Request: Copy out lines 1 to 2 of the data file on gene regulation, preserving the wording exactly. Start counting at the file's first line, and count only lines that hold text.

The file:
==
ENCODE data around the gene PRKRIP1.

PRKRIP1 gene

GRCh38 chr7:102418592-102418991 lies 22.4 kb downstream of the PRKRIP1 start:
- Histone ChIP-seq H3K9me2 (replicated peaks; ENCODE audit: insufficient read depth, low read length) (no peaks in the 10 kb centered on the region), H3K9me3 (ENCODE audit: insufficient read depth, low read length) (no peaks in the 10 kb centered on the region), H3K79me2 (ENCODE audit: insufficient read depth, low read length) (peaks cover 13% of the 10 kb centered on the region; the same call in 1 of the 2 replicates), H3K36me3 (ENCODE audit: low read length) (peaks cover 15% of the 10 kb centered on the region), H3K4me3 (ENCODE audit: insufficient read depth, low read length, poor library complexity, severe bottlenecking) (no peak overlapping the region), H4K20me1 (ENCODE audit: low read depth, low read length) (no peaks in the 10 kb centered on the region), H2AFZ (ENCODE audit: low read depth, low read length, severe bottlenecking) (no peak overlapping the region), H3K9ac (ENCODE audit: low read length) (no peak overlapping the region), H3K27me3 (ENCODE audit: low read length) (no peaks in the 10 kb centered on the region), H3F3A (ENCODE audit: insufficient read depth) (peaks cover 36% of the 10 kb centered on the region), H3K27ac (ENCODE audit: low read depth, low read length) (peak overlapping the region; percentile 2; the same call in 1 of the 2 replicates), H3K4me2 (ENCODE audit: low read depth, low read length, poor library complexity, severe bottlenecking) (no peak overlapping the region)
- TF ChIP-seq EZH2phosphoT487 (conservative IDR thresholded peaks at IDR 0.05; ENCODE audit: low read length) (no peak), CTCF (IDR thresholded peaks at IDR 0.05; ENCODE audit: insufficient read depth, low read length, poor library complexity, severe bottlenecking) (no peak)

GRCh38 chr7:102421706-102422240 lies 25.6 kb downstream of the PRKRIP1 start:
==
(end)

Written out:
ENCODE data around the gene PRKRIP1.

PRKRIP1 gene